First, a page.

2008 Mccain Campaign

March 28, 2012 by staff 

2008 Mccain Campaign, John McCain, the senior United States Senator from Arizona, launched his second candidacy for the presidency of the United States in an unsuccessful bid to win the 2008 presidential election. His candidacy, in the works for a number of years, was informally announced on February 28, 2007 during a live taping of The Late Show with David Letterman, and formally announced on April 25, 2007. His running mate for vice president was Sarah Palin, the Governor of Alaska, announced on August 29, 2008.

If McCain had won the election in 2008, he would have been the oldest person to assume the Presidency in history upon initial ascension to office at age 72, and the second-oldest president to be inaugurated. He addressed concerns about his age and past health concerns (melanoma in 2000), stating in 2005 that his health was “excellent.” Had he been victorious in 2008, he would also have become the first President of the United States not to be born in the current 50 states (he was born in Panama within the Panama Canal Zone which was under American control), and the first sitting U.S. Senator since John F. Kennedy to win the presidency. He would also have been the first president from Arizona. His running mate, Palin, was the first Alaskan on a nominated major-party presidential ticket, and the first woman to represent the Republican Party on a nominated presidential ticket.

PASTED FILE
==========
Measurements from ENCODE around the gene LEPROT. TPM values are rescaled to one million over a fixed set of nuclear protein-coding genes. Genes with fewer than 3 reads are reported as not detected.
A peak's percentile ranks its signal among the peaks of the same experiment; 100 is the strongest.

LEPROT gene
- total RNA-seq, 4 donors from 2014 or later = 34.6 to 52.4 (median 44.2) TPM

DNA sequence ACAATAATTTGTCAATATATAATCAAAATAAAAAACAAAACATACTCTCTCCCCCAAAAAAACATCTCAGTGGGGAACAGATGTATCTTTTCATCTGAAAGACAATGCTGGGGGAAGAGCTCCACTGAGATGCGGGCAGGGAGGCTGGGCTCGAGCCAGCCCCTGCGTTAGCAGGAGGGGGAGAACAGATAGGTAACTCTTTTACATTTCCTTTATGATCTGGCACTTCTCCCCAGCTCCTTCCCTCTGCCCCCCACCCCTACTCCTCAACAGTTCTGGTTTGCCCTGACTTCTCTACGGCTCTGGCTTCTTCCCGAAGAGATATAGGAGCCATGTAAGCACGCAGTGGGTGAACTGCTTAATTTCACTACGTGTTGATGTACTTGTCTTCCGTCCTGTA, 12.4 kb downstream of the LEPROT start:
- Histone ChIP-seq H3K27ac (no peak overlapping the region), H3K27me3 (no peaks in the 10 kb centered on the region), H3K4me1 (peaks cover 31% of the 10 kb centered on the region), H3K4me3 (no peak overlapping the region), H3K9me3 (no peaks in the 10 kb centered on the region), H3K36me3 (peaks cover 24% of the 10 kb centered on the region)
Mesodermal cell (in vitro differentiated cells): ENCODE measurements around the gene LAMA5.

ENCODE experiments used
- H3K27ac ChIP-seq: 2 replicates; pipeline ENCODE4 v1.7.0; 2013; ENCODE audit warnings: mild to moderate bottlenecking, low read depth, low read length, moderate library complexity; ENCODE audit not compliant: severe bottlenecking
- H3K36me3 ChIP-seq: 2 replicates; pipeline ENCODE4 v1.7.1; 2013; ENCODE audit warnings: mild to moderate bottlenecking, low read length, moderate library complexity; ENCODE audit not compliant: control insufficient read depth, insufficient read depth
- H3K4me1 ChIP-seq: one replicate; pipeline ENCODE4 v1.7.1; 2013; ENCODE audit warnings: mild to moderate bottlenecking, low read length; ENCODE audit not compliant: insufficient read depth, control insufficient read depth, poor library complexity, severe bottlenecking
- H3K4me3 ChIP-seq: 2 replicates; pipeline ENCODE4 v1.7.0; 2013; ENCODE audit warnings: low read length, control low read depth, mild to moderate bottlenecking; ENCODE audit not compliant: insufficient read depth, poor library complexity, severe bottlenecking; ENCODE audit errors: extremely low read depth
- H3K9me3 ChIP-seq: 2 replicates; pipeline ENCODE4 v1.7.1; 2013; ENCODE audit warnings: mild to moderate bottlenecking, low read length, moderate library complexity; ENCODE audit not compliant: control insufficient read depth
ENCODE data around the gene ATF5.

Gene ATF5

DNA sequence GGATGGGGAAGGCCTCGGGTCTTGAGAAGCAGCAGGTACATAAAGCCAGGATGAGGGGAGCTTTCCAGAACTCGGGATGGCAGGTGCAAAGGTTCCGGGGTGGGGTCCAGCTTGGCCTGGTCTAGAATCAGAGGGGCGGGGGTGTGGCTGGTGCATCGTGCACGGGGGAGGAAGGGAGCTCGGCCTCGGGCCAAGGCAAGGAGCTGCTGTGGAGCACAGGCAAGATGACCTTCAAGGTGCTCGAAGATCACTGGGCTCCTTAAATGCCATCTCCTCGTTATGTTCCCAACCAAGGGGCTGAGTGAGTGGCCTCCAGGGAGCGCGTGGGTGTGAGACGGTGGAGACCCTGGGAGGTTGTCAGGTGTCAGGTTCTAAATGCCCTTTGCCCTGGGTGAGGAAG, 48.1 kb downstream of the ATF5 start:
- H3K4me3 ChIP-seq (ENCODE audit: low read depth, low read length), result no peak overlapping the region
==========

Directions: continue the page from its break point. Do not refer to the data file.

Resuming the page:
McCain began the campaign as the apparent frontrunner among Republicans, with a strategy of appearing as the establishment, inevitable candidate; his campaign website featured an Associated Press article describing him as “[a] political celebrity”. He made substantial overtures towards elements of the Republican base that had resisted his 2000 insurgency campaign. However, he soon fell behind in polls and fundraising; by July 2007 his campaign was forced to restructure its size and operations. The tide of Republican sentiment against immigration reform legislation he sponsored also led to the erosion of his lead.

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